Problem 10.18
_ (I L 2_ 2 _
E 41r60(a.-u)3[(c v)u+ax(uxa)]. Herev I (4 1
vi, a = ai, and, for points to the right)? = 5:. So u = LLLFJ
(cv)i, uxa=0,and4-u=a(cv). J:
_ q a 2_ 2 _ ,_ q i(c+v)(cv)2,_ q i c+v -_
E 41T043(C'U)3(c v)(c v)x_41reo2 (cv)3
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Problem 12.6
light signal leaves a at time 11; arrives at earth at time ta = t; + da/c,
light signal leaves b at time t; arrives at earth at time t1, = t, + db/c.
_ _ I
+ (db da) = At' + ( vAt c080)
,-,At=tbta=tg~t; C c
= At [1 Ecos] .
(Here da is the dis
DIFFERENTIAL OPERATORS IN
CURVILINEAR COORDINATES5
Cylindrical Coordinates
Divergence
A=
1
1 A
Az
(rAr ) +
+
r r
r
z
Gradient
(f )r =
f
;
r
(f ) =
1 f
;
r
(f )z =
Curl
( A)r =
A
1 Az
r
z
( A) =
Ar
Az
z
r
( A)z =
1
1 Ar
(rA )
r r
r
Laplacian
1
f =
PHYS W3008: Electricity/Magnetism and Optics (Spring 2013)
Course Webpage: On Courseworks (https:/courseworks.columbia.edu)
Instructor: Professor Brian Metzger (email: bdm2129@columbia.edu)
Office Hours: Monday 12:30-1:30 PM, or by appointment, Pupin 724
QUANTUM MECHANICS LECTURE 39
1. Scattering Review
IN SERT GRAP HIC1
Examining the angle at which a particle scatters naturally leads to an experiment where we measure the
number of particles which pass through d. We then compare the incident flux: Id vs I
Introduction to Quantum Mechanics II
Time-Dependent Perturbation Theory I
Brian Greene
May 3, 2012
1
Introduction
So far we have been able, through various tricks, solve the Schrodinger equation exactly to find the eigenvalues
and eigenfunctions of the sy
Introduction to Quantum Mechanics II
Lecture 1
Brian Greene
January 17, 2012
At the end of last semester, we began analyzing our results from the Schrodinger equation of an electron
within a hydrogen atom and introduced the concept of particle spin. You m
SCATTERING THEORY
ELIZABETH CRITES
APPLIED PHYSICS & APPLIED MATHEMATICS
COLUMBIA UNIVERSITY
ECC2149@COLUMBIA.EDU
1. Introduction:
Much of what we know about nuclear, atomic, and particle physics has come from scattering experiments.
Here are some particu
Introduction to Quantum Mechanics
Lecture 27
Brian Greene
January 31, 2012
1
Rotating Spin States
Suppose you aim a bunch of spin
1
2
particles with random spin orientations at a device which measures the
spin of each particle along the D-axis. This devic
QUANTUM MECHANICS LECTURE 47
1. Measurement Problem
We have already spoken about three possible ways to solve the Measurement problem: MWA, Bohm, and
GRW. MWA and Bohm changes an interpretation, and GRW bites the bullet and suggests the the wave
collapse
QUANTUM MECHANICS III LECTURE 3
1. Analyzing Entanglement
We will be analyzing features of entangled states and analyzing Bohms approach to the entangled states
described in the EPR paper. We described two non-interacting particles as
1 (~x)2 (~y )
where
Introduction to Quantum Mechanics Lecture
37
Brian Greene
March 20, 2012
1
Scattering Theory Set-Up
We have the following set-up: a source of particles is sent out in a columnated beam in the z-direction towards a target (atoms or other things of
which yo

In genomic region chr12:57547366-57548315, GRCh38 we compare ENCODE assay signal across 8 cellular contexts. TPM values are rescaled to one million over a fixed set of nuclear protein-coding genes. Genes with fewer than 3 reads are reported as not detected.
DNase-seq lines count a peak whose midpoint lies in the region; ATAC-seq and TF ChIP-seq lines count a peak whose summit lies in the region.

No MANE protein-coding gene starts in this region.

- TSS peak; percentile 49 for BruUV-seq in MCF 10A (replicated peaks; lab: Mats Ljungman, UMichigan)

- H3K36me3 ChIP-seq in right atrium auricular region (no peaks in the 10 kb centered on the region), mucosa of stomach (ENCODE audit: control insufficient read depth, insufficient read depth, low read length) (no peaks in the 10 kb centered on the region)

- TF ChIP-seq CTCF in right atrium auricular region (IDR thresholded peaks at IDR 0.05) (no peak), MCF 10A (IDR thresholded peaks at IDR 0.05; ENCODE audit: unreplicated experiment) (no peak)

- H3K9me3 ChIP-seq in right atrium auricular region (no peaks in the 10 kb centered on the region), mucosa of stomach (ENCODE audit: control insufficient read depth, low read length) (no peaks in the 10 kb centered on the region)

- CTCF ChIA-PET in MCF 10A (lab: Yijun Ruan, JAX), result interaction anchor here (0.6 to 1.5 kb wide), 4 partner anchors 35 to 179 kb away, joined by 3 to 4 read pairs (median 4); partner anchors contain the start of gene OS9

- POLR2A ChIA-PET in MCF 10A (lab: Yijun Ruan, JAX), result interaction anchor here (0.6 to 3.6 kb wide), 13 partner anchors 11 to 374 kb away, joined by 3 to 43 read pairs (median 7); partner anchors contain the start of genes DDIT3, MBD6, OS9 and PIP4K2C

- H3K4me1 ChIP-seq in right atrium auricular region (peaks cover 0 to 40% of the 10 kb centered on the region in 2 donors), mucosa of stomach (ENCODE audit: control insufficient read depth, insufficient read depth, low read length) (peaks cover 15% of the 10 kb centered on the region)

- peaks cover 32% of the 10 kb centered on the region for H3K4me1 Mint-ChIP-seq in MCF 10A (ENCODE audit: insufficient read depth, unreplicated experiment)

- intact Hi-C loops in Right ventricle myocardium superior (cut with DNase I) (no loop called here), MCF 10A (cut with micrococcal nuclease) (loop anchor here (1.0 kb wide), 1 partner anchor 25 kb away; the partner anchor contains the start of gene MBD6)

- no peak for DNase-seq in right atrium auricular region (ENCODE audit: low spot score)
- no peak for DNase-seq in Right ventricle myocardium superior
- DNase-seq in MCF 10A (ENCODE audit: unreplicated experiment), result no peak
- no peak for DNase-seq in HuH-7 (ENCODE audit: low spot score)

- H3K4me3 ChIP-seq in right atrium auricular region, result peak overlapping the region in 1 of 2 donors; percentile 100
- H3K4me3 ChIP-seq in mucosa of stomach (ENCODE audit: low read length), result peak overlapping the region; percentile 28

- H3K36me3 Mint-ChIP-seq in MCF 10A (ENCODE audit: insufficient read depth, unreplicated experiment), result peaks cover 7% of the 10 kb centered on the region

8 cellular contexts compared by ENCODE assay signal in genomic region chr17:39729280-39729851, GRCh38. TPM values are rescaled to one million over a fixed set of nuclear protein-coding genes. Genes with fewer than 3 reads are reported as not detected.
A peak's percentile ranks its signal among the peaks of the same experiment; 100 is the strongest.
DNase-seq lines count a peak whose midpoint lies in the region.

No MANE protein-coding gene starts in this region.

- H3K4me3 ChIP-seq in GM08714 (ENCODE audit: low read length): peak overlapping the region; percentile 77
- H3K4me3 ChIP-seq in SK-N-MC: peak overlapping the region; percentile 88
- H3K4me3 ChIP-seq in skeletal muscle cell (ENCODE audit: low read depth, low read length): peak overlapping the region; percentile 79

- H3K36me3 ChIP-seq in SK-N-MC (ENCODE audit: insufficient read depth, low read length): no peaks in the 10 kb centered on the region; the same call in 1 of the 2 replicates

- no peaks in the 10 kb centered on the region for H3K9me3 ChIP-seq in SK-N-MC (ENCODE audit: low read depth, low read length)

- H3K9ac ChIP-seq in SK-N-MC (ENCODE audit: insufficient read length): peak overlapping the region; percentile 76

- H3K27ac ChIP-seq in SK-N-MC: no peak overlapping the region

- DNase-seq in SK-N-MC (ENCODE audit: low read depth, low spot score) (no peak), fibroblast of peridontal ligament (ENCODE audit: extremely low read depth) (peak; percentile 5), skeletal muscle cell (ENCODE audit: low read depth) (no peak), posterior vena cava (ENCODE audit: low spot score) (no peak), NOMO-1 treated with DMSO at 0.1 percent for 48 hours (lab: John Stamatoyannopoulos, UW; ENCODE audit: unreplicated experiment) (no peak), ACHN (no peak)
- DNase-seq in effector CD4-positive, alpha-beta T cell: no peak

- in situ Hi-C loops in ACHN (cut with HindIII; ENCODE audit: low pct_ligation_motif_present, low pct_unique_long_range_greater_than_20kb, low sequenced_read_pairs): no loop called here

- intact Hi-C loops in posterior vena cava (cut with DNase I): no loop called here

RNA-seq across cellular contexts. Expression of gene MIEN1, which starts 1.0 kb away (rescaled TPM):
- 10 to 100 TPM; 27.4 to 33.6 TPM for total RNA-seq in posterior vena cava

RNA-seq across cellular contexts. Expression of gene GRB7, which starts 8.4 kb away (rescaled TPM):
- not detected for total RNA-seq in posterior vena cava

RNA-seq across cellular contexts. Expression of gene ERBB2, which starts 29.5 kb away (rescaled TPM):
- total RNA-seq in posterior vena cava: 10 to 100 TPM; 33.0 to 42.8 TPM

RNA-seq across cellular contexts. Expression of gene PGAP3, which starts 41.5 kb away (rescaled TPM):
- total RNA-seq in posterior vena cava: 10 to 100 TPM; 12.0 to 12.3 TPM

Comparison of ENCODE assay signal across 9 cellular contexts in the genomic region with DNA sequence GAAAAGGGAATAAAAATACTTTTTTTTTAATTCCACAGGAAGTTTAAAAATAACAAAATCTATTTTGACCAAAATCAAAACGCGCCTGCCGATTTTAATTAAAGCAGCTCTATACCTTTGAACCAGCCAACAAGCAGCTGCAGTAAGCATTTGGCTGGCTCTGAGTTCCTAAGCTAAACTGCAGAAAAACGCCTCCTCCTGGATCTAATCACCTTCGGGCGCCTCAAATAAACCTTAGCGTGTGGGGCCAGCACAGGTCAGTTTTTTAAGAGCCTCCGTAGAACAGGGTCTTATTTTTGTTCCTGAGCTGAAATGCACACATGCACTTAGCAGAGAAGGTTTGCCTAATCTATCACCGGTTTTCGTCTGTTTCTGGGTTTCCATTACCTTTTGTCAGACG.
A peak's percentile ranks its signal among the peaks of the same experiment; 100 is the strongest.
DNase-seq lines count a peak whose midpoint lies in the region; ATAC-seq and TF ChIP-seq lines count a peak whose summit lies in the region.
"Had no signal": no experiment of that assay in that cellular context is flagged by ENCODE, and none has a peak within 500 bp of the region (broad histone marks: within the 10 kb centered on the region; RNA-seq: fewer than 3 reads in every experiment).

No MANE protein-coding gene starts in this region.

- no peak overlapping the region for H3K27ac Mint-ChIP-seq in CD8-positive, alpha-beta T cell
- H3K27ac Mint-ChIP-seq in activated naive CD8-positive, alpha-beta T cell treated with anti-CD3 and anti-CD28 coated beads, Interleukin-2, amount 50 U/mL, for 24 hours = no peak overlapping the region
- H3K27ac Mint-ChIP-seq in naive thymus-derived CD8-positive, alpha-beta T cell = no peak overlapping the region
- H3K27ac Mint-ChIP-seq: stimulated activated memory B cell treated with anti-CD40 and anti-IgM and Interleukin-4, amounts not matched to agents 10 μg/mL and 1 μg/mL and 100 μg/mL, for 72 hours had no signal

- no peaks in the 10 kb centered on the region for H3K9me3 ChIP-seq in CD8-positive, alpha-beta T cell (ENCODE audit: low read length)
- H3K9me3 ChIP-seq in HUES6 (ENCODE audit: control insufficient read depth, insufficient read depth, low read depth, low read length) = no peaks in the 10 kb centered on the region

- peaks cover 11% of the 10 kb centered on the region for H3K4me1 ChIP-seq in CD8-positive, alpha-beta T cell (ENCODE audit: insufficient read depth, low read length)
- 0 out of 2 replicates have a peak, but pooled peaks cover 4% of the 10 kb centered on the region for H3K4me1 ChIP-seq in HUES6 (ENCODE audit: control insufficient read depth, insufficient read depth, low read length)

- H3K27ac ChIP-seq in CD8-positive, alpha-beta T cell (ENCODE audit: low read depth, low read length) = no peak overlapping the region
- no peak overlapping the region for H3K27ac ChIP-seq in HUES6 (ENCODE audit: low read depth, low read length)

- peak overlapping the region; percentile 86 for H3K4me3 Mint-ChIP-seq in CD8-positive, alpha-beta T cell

QUANTUM MECHANICS II LECTURE 48: THE LAST LECTURE
1. Feynman Sum Over Histories
CM: Newtons Laws S =
xtR,tf
L(x, x)
dt
xt ,to
where
1 2
mx V (x) = (P E KE)
2
S
= 0, then you have Newtons laws.
If you then ask, which trajectories give you 0,
x
x=xcl
QUANTUM MECHANICS II - LECTURE 4
KATHLEEN TATEM
1. Summary from Last Time
1.1. Notation. Proved Bells Theorem (Bells Inequality)
remember: cfw_Lx , Ly , Lz operators for angular momentum
spin cfw_Sx , Sy , Sz 2x2 matrices acting in the 2-D Hilbert space
Lecture 41: Measurement Problem
Brian Greene
May 1, 2012
All that weve done so far comes from the linearity of the Schrodinger
Equation. That linearity has allowed us to use Fourier transforms and series,
expand eigenstates, diagonalize matrices, and othe
Quantum Mechanics II - Lecture 2
Brian Greene
January 22, 2012
1
Einstein, Podolsky, Rosen
In 1935, Albert Einstein, Boris Podolsky, and Nathan Rosen (EPR) published an interesting and influential
critique against quantum mechanics entitled Can Quantum-Me
QUANTUM MECHANICS III LECTURE 35
1. Selection Rules
Recall from HW 6 and the chapter on Time Dependent Perturbation Theory how we found the matrix
b i. We used Selection Rules to identify which elements were non-zero.
representation of ha |O|
Consider co
QUANTUM MECHANICS II - LECTURE 42
KATHLEEN TATEM
1. Summary from last time:
Measurement Problem:
Linearity of SE = no such thing as wavefunction collapse
[yet this is the heart of making QM predictions]
wave 7 measurement unique outcome
(x) 7 Prob(x0 ) =
QUANTUM MECHANICS II LECTURE 38
In order to compensate for Griffiths treatment of Scattering Theory, we will perform analysis more in
line with Quantum Mechanics this go around. We begin by looking at time dependence and setting up
wave packets in scatter
QUANTUM MECHANICS III LECTURE 36
1. Scattering Theory
The last chapter of the book. However, what Griffiths does is a bit of a cheat. He gets to the right answer,
but between what he does and we do in this class, there are some important pieces of informa
Careers, related to use of the technology
The scientist-geneticist
The results obtained after electrophoresis can tell you everything about the person. You
can trace his ancestry, see some of the mutations, and even look into the future! Therefore,
elect
UNIFORM CIRCULAR MOTION
Purpose: To find relationship between FC , m, r and f
Prediction:
Base on FC = and v=2rf , we predict
If the distance (r) from the stopper to the top of the tube is increasing so the speed will be higher
and the frequency increase